Southwest Region School District, Tengesqaaq (Fledgeling Taking Flight) Program will aid Alaska Native students in the Bristol Bay region to see increased success finding employment and/or pursuing employment-related postsecondary training after high school. Project Objectives are: (OBJ) A: Culturally relevant and place-based career awareness activities will be included in the school programming from K-12th grade. Activity (A) A1: Virtual career awareness presentations to all schools K-12. AA2: ACPE & AKCIS Career Exploration Curriculum and Resources are utilized for in-school, distance learning for grades K-8. AA4: Region-specific and culturally relevant career awareness AKCIS software is developed for students 3-12. AA5: Annual career awareness professional development for all teachers and staff. OBJ B: Students will receive direct, individualized support from a career counselor from grades 9-12. AB1: All high school students utilize AKCIS High School Program to create region-specific Personal Learning & Career Plan (PLCP) AB2: All 11th & 12th graders meet annually each year to review individual PLCP. AB3: Career Counselors provide resources and information to support individual student career goals. OBJ C: The Regional CTE Program will expand its distance and blended learning opportunities to include more diverse and culturally relevant programs within defined career pathways. AC1: Design multi-year CTE Plan that includes distance/blended learning. AC2: Expand Distance/blended learning courses to coincide with week-long in-person intensives. AC3: Cultural Specialist works to ensure all CTE courses/experiences are culturally relevant and linked to AK Cultural Standards. OBJ D: High school students in grades 11-12 will have the opportunity to participate in career internships or work-study programs for high school credit. AD1: Design and administer internship and work study opportunities with local/regional partners for 11th & 12th graders. OBJ E: Graduating high school students will have access to individualized counseling for two years after graduation to help them meet their career and postsecondary training goals. AE1: Conduct outreach and career resource support for recent high school graduates utilizing multiple methods of communication. The number of participants served will be 1,552 students K-12 (84% Alaska Native); 175 teachers. The proposed sites will be Four school districts in Southwest Alaska form the coalition of BBRCTE: Southwest Region School District, Bristol Bay Borough School District, Lake and Peninsula School District, and Dillingham City School District. The region served by this project spans the entire Bristol Bay region and much of the Alaska Peninsula, approximately 60,000 square miles and includes 23 remote villages and 27 school sites.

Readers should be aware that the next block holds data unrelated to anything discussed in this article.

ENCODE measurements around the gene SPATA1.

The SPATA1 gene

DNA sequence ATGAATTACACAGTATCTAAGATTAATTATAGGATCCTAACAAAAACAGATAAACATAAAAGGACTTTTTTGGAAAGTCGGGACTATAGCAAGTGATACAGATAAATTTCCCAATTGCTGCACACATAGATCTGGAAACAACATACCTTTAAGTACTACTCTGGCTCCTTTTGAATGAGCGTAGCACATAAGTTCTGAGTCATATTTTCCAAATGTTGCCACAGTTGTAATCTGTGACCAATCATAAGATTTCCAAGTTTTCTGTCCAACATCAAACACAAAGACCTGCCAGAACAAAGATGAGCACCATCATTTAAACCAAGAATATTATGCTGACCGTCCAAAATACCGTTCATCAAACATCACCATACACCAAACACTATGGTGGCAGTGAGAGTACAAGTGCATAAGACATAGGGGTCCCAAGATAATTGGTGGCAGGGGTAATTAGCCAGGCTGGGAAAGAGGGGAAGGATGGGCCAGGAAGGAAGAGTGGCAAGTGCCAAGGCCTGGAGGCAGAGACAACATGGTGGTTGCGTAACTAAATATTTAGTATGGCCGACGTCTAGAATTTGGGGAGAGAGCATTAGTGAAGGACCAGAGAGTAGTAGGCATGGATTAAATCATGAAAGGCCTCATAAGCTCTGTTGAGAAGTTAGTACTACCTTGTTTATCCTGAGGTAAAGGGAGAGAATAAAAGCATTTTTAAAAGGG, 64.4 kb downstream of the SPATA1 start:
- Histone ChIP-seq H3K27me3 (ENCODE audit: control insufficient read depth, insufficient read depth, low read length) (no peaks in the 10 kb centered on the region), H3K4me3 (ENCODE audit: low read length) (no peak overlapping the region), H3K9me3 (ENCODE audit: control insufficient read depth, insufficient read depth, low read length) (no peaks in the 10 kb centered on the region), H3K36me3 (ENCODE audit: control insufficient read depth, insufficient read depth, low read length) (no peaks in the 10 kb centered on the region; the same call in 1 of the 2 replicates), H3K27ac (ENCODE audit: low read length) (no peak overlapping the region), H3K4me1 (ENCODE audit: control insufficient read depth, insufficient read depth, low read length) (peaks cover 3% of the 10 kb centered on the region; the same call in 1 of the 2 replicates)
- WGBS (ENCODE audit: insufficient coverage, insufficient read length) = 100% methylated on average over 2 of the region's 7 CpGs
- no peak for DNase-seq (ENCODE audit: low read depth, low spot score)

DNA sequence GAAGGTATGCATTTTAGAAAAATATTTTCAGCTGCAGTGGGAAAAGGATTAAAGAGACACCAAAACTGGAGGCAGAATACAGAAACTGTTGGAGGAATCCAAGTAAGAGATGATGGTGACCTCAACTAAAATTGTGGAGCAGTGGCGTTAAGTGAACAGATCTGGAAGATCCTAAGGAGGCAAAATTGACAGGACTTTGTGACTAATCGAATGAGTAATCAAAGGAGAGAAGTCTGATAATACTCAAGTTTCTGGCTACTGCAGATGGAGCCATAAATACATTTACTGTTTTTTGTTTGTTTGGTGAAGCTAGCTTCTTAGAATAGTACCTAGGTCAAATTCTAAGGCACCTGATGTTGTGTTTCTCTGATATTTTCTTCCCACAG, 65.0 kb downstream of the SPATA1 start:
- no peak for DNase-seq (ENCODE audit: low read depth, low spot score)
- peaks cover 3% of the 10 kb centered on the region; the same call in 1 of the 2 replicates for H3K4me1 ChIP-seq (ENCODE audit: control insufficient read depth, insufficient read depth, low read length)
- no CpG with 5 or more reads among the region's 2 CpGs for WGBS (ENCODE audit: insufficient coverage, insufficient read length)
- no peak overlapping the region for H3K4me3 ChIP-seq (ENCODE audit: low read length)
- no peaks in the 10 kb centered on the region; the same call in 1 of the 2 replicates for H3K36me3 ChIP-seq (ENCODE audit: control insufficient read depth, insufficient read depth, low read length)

Applicant Name: Cook Inlet Tribal Council
PR Award Number: S356A210028
Funding Amount: $3,674,535

Cook Inlet Tribal Council, Inc. (CITC) proposes the Alaska Student Fabricator Network (AKSFN) program to address need for services that increase the capacity of Alaska’s schools to meet Alaska Native student’s educational needs for culturally informed Science, Technology, Engineering, and Math (STEM) enrichment at the K-8 level. The proposed project responds to both the Department of Education’s Competitive Preference Priority Building Capacity for Remote Learning, and the Department’s Absolute Priority. AKSFN will serve students at six schools across three school districts: the Anchorage School District, Matanuska Susitna Borough School District, and Kenai Peninsula Borough School District. Over three years, AKSFN will deliver culturally informed STEM enrichment activities, aligned with National Science Standards, at schools, community centers, and camp settings. AKSFN will nurture a network of Alaska Native students engaged with 21st century STEM learning by offering year-round, fabrication-based STEM enrichment programming at multiple sites. The proposed project primarily serves K-8 students, in partnership with selected schools, through activities delivered during the formal school day and in an afterschool club setting. AKSFN will include 2 one-week camp sessions annually, accommodating 120 K-8 student enrollments over 3 years. Fab Academy training will be provided for 24 high school students in a blended learning environment at CITC facilities, preparing these students to work as summer camp interns. Outcome sustainability will be supported by delivery and installation of digital fabrication equipment scaled for classroom use in participating schools and professional development activities for teachers. To recognize and motivate self-directed student engagement and learning, and increase Alaska Native student access to remote learning resources, AKSFN will pilot use of digital badging, using Badgr software and the Canvas platform. AKFSN will serve students at selected schools in Alaska’s Cook Inlet Region, comprised of three school districts: the Anchorage School District (ASD), Matanuska Susitna Borough School District (MSBSD), and Kenai Peninsula Borough School District (KPBSD.